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3 candidates contend for Burleigh County auditor/treasurer seat

3 candidates contend for Burleigh County auditor/treasurer seat

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Patrick Potter Vetter

Three candidates for Burleigh County auditor in the June election are hoping to move on to the general election in November, but whoever ultimately wins the job might not have it for long, depending on how voters feel about keeping the position elected rather than appointed.

Leo Vetter, a construction company owner, Tracy Potter, a former state senator, and Dale Patrick, a Department of Environmental Quality manager, are hoping to be elected auditor/treasurer in November, each candidate believing they are qualified to serve as one of Burleigh County's chief financial officers.

The auditor/treasurer also administers elections and oversees public records. 

The selected candidate will serve until 2022, when former longtime auditor Kevin Glatt's term was set to expire. Glatt resigned in October without publicly offering a reason.

The three people vying to succeed him are on county residents' mail-in ballots for the June election, which will determine which two candidates move on to the November general election. The winner will be chosen then.

Meanwhile, county commissioners are hoping residents vote to make the county auditor/treasurer position appointed rather than elected. Chairman Jerry Woodcox reiterated the commission's stance on Monday that an appointed county auditor would allow the county to "get much better, qualified people" for the job.

One of the auditor candidates is partly running to make a statement on keeping the role elected, while the other two don't have an opinion either way.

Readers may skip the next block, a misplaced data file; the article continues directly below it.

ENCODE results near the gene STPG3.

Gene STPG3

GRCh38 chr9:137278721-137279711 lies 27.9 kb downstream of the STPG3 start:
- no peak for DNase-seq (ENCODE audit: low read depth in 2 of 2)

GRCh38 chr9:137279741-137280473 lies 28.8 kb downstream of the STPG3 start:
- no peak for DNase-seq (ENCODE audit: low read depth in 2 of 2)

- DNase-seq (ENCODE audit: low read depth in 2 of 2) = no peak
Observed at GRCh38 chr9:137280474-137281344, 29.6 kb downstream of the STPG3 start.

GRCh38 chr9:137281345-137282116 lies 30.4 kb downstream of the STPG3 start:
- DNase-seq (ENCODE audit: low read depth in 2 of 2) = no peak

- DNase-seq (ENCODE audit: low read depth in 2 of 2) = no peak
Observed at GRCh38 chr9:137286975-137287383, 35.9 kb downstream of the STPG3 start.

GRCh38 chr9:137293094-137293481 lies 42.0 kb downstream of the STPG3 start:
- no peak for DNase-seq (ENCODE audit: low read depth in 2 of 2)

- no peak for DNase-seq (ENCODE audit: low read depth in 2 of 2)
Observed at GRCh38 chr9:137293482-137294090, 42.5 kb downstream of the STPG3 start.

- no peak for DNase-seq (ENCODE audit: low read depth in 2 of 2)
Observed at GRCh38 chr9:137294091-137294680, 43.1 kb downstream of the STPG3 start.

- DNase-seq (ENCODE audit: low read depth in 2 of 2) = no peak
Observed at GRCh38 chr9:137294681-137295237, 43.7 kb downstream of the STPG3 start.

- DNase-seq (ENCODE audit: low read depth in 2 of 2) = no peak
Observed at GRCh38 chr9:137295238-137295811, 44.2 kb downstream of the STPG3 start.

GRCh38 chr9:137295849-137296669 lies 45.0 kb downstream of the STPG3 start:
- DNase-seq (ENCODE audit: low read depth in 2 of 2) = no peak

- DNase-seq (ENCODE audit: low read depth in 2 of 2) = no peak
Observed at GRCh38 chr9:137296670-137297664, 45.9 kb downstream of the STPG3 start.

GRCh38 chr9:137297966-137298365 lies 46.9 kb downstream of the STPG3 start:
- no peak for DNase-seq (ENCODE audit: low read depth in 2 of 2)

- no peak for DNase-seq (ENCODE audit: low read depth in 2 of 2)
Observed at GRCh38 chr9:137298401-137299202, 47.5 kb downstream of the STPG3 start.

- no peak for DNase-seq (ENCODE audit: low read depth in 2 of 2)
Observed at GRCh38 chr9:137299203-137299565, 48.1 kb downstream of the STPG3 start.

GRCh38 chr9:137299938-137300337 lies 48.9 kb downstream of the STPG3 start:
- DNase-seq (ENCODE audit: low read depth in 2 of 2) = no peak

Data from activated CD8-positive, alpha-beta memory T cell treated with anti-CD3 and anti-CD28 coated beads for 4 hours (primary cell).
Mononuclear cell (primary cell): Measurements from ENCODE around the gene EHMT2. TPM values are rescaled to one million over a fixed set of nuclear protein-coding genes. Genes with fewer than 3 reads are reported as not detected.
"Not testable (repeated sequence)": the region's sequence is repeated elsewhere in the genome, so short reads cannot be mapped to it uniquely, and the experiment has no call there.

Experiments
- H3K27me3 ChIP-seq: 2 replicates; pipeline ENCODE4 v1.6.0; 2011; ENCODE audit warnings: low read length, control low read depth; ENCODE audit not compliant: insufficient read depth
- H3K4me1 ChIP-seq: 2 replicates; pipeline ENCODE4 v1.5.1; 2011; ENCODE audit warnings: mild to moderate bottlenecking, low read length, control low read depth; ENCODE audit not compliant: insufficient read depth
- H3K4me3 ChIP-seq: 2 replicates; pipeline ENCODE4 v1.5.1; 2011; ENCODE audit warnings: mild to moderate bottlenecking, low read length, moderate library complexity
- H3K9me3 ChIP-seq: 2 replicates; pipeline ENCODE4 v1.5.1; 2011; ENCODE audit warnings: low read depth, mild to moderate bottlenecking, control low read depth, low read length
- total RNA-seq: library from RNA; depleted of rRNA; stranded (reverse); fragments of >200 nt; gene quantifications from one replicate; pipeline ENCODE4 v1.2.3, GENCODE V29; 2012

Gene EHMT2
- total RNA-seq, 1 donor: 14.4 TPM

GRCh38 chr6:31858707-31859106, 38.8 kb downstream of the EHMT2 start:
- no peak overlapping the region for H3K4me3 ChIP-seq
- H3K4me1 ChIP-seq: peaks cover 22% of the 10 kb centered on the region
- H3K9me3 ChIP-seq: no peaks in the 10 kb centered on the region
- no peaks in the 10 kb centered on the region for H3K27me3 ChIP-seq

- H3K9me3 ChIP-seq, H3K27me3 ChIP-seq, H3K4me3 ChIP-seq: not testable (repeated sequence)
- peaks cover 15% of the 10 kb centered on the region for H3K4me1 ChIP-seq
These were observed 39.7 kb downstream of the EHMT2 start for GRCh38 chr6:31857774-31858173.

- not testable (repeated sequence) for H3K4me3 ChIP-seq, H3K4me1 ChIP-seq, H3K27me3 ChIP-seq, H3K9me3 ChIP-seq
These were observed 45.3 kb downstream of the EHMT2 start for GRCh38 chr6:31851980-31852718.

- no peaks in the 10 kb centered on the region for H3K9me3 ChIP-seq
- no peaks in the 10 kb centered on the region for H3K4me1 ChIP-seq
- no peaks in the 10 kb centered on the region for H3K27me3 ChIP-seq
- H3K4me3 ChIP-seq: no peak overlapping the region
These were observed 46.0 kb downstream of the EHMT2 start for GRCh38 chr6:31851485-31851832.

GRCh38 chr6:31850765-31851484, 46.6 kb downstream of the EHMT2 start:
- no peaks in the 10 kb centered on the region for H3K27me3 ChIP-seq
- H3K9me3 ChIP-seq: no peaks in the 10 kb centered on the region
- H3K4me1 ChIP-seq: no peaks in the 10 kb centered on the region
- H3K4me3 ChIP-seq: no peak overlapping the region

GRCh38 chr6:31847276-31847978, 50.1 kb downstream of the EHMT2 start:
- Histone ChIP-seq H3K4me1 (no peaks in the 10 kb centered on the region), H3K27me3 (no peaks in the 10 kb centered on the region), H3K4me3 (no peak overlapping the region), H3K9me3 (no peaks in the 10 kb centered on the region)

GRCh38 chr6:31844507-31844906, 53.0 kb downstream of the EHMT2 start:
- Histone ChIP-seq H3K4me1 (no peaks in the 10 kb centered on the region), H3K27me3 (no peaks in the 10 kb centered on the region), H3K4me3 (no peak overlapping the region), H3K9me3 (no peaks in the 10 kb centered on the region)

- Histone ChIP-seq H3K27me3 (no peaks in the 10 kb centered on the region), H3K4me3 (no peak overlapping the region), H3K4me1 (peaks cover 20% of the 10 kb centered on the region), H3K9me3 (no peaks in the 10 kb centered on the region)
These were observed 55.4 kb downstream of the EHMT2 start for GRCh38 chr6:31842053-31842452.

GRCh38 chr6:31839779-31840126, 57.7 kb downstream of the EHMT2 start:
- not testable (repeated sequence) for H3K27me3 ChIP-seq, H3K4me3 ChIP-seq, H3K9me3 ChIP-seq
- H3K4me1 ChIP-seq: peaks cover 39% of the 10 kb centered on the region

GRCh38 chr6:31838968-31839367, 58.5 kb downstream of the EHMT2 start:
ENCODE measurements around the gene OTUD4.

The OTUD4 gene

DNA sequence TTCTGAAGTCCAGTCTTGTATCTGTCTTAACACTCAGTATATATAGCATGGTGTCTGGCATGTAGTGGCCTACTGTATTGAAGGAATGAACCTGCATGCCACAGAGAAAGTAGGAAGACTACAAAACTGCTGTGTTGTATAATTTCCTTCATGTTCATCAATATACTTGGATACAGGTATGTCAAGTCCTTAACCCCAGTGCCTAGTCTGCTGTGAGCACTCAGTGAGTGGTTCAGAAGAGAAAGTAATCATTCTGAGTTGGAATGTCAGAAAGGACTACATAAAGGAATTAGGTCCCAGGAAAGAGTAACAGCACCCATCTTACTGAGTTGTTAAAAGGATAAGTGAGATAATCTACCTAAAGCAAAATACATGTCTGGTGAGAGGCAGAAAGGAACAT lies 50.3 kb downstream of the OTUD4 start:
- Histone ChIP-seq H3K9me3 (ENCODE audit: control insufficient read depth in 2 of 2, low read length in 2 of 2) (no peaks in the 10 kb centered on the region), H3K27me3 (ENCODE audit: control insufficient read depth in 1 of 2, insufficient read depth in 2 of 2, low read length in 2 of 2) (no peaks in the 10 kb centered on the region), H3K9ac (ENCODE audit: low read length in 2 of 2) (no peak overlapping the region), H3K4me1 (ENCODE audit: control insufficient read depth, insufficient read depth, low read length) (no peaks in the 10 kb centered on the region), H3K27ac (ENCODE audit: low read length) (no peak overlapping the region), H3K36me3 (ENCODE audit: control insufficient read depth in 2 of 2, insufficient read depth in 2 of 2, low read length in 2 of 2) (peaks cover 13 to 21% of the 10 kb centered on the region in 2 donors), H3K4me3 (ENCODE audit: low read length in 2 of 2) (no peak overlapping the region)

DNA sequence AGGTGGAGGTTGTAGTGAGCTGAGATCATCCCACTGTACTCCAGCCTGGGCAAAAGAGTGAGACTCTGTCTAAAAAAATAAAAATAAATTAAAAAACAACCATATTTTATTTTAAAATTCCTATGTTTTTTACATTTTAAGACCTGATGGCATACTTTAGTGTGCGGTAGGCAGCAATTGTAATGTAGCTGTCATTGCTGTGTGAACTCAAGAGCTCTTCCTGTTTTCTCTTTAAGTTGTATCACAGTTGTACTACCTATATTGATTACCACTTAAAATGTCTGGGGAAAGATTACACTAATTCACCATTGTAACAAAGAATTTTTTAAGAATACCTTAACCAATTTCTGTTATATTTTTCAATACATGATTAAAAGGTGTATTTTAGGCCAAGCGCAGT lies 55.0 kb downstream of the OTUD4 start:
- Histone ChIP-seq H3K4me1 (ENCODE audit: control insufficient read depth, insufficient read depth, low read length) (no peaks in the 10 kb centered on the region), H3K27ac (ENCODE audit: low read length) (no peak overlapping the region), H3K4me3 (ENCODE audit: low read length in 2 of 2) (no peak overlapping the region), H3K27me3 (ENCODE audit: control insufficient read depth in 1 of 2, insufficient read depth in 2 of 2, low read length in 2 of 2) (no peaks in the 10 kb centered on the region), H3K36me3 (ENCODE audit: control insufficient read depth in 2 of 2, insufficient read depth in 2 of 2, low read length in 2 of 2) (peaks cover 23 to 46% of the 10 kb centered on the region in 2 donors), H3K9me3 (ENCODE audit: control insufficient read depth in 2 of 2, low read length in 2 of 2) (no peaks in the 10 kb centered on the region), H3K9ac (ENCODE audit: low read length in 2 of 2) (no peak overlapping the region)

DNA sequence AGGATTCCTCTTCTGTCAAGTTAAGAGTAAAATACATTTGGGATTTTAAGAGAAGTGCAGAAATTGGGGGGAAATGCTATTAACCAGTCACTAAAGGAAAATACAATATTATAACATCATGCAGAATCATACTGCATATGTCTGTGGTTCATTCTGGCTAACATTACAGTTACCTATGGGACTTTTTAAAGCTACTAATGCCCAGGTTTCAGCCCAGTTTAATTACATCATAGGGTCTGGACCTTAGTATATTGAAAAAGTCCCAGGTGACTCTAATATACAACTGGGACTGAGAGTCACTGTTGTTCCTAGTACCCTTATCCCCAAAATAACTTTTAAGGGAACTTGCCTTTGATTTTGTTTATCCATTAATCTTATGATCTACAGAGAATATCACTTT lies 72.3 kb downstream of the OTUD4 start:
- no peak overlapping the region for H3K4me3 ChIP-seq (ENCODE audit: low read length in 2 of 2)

Leo Vetter

Vetter, owner of home builders Vetter Homes Inc., sees the position as a chance to return to a passion for accounting. After graduating from the University of Mary with an accounting degree in 1986, he worked in the state auditor's office for 3 ½ years. In the role, he reviewed financial records of political subdivisions, including counties, cities and school districts. 

"When we went into a county, what entailed the audit was doing the review of all the financial bookkeeping from clerk of courts, register of deeds, district courts, sheriff's departments, all those along with the cash balances, investments, several funds, etc.," Vetter told the Tribune. "That was a big bulk of what I did, was the county audits."

After quitting the auditor role, he formed Vetter Homes in the late 1980s. He still runs it today.

"My other passion was construction, and I felt, well I better do that while I’m young because it is more of a young man’s game, sport, or an occupation, if you will," Vetter said.

But sometimes he contemplated his decision to make a career switch.

"When I left, there’s always been that, 'Did I make the right decision?'" he said. "This would get me an opportunity to get back into that and kind of enjoy that, as well."

Still, his over 30 years working on residential and construction projects has put him in touch with county officials and staff, according to his campaign website at leoforburleigh.com.